Simply because thousands and thousands of pets are safely transferred from one destination to another via the airlines, does not mean that dog owners do not need to take responsible precautionary measures to ensure the safety of their family pet. After all, it only takes one incident to change your life forever when your dog becomes seriously injured or dies because of a lack of preparation on your part.
The first thing to consider is whether your dog needs to travel at all. The second thing is whether your dog needs to travel by airplane, or whether dog transport via train or car is a possibility.
The best time of day for your dog to travel is when the outside temperature is at a medium level. So if you're traveling in a warm climate, early morning or the evening are the best times. Conversely, if you're traveling in especially cold weather, the middle of the day is best. This will help ensure that your dog does not overheat, or catch a chill.
Puppies and small dogs can usually travel in the passenger compartment with you if you are also traveling on the same flight. This is desirable, since it minimizes the potential for stressing your dog, and significantly reduces the potential for your dog to suffer from separation anxiety. Puppies, in particular, can suffer long term adverse effects from experiencing separation anxiety in such a situation. You will need small transport dog crates or pet carriers for small pets for travel in the passenger compartment. You could even splash out and invest in stylish pet carriers you'll be able to use for other types of travel.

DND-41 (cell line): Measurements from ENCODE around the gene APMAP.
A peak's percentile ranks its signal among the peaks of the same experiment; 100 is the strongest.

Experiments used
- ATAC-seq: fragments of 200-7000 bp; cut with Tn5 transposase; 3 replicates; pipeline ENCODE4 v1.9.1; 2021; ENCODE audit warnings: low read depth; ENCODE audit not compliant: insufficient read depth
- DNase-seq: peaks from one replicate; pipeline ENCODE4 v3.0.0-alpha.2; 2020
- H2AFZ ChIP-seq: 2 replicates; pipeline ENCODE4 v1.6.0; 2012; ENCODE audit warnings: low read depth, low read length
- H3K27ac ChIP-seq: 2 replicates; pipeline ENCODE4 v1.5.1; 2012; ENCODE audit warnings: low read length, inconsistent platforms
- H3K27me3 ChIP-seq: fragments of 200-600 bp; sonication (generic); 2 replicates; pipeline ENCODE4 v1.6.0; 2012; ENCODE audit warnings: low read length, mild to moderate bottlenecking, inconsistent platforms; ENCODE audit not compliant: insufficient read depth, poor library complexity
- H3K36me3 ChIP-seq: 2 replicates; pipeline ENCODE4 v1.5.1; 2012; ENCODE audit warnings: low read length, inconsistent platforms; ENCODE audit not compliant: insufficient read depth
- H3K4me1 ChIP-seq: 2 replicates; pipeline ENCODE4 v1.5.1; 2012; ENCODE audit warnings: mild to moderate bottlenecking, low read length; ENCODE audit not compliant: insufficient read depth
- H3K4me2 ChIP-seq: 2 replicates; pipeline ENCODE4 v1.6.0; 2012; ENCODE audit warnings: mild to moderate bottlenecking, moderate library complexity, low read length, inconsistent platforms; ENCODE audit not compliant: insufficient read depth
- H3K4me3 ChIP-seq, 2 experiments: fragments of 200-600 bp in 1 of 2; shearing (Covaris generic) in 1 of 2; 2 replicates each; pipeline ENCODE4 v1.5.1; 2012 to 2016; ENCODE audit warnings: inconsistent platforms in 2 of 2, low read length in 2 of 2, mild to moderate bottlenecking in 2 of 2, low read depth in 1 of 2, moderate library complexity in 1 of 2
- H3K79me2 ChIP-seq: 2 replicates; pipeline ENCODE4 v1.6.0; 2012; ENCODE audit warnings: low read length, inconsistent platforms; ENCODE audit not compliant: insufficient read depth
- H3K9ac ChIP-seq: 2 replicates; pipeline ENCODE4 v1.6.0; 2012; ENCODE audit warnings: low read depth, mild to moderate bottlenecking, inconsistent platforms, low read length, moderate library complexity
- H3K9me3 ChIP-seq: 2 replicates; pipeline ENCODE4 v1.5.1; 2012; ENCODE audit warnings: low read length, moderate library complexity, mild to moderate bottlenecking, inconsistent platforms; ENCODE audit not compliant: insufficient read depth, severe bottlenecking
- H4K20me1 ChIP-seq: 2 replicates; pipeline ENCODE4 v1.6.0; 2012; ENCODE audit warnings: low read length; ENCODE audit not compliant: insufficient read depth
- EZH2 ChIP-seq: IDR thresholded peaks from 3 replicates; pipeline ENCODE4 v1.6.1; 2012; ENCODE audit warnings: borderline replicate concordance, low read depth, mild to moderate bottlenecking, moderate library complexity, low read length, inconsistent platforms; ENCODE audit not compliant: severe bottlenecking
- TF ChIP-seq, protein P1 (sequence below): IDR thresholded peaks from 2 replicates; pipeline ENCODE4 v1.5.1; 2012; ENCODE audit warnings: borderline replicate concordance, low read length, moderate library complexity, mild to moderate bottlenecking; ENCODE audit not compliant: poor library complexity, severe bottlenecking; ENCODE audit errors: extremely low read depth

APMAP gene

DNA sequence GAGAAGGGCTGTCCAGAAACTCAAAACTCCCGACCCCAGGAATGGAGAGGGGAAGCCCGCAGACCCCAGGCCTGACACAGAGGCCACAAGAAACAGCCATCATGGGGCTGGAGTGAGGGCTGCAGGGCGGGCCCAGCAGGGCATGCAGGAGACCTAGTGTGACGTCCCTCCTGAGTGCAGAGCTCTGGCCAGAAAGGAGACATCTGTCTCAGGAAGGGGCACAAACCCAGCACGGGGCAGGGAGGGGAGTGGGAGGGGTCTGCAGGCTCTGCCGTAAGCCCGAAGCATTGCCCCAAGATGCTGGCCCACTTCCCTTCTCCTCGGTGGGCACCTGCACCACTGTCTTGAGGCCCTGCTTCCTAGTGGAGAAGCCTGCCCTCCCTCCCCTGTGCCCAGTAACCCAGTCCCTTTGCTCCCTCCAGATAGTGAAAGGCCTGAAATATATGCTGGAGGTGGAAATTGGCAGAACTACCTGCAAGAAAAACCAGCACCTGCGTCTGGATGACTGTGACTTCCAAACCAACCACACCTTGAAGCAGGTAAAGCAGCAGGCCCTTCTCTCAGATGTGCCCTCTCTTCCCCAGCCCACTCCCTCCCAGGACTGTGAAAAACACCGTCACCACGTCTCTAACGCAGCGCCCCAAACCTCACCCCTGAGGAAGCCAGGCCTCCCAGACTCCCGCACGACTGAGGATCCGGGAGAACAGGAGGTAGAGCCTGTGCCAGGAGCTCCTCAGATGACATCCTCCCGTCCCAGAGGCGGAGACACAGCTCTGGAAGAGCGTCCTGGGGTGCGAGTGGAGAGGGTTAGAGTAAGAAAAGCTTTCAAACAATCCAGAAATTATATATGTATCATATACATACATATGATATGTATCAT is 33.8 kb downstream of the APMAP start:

Not all dogs can easily cope with the experience of being locked up in transport dog crates and placed in the cargo hold during an airplane ride. Every dog owner knows what his or her dog's personality is like. Trust your gut instincts on whether or not you think your dog can handle the flight.
Separation anxiety is a real condition that should not be overlooked. It is estimated that almost 20% of all dogs suffer at some level from separation anxiety. These personality types make very poor candidates for dog transport by airplane, unless they can travel in the passenger cabin with you (which medium and large dogs obviously cannot). Such dogs should not be left alone and when their condition reaches elevated levels, it is not uncommon for a dog to literally chew through a metal cage in the attempt of trying to escape, causing severe injuries that can cause the dog to bleed to death. It may be possible to treat your dog with natural anxiety remedies, or you may even want to talk to your vet about a sedative if you think your dog will react badly to being transported.